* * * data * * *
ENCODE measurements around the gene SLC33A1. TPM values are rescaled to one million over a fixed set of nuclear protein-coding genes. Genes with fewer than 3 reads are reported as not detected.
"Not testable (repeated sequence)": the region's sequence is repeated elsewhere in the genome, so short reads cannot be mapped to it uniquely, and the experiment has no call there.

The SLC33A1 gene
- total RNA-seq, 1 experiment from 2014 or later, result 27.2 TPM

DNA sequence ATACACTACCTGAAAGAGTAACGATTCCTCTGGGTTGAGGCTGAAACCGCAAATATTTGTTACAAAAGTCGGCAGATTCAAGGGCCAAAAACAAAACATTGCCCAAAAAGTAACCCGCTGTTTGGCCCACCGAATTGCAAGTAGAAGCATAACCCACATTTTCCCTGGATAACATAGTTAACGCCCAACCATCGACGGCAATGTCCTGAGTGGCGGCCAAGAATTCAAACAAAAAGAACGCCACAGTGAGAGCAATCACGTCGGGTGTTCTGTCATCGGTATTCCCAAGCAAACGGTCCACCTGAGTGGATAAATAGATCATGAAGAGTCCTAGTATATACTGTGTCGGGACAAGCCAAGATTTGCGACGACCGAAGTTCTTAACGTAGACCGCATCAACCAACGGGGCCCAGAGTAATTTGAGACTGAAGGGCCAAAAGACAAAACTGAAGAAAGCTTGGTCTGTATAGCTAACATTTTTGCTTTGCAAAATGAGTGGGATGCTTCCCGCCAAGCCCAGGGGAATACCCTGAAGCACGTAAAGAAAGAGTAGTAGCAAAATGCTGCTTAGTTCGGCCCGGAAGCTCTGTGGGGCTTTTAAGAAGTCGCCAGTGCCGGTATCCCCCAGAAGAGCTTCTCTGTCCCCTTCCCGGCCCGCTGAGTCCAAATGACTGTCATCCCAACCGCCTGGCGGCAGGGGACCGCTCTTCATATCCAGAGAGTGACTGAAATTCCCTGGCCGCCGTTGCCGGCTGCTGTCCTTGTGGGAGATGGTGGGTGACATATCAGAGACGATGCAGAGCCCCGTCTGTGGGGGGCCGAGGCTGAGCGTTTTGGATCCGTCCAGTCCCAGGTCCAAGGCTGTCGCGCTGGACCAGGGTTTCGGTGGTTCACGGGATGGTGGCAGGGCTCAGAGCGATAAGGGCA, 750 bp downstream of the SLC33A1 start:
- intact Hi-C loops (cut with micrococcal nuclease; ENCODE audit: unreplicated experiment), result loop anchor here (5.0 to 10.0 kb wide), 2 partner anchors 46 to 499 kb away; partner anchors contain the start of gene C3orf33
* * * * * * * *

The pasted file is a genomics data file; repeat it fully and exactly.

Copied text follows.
ENCODE measurements around the gene SLC33A1. TPM values are rescaled to one million over a fixed set of nuclear protein-coding genes. Genes with fewer than 3 reads are reported as not detected.
"Not testable (repeated sequence)": the region's sequence is repeated elsewhere in the genome, so short reads cannot be mapped to it uniquely, and the experiment has no call there.

The SLC33A1 gene
- total RNA-seq, 1 experiment from 2014 or later, result 27.2 TPM

DNA sequence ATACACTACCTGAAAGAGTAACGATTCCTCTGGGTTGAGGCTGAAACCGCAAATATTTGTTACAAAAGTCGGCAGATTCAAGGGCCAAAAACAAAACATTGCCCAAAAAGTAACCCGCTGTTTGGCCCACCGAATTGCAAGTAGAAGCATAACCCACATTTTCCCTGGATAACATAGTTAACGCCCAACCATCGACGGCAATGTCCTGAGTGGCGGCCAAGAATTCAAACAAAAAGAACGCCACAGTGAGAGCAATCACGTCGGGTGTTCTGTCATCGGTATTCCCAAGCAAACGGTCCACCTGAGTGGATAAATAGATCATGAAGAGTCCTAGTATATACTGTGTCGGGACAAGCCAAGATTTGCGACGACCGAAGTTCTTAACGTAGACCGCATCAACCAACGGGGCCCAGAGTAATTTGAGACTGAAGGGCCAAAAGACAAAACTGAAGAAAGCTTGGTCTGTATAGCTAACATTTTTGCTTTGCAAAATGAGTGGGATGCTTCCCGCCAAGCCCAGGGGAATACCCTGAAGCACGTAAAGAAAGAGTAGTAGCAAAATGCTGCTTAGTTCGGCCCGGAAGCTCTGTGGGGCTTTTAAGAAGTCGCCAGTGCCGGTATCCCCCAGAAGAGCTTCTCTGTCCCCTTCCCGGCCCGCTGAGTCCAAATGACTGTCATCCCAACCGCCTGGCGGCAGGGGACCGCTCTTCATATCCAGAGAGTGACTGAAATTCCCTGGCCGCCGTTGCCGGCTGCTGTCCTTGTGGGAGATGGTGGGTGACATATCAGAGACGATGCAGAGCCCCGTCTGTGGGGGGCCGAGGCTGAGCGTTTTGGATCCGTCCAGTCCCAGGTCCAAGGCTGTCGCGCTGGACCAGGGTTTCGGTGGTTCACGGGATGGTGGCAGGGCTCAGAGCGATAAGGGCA, 750 bp downstream of the SLC33A1 start:
- intact Hi-C loops (cut with micrococcal nuclease; ENCODE audit: unreplicated experiment), result loop anchor here (5.0 to 10.0 kb wide), 2 partner anchors 46 to 499 kb away; partner anchors contain the start of gene C3orf33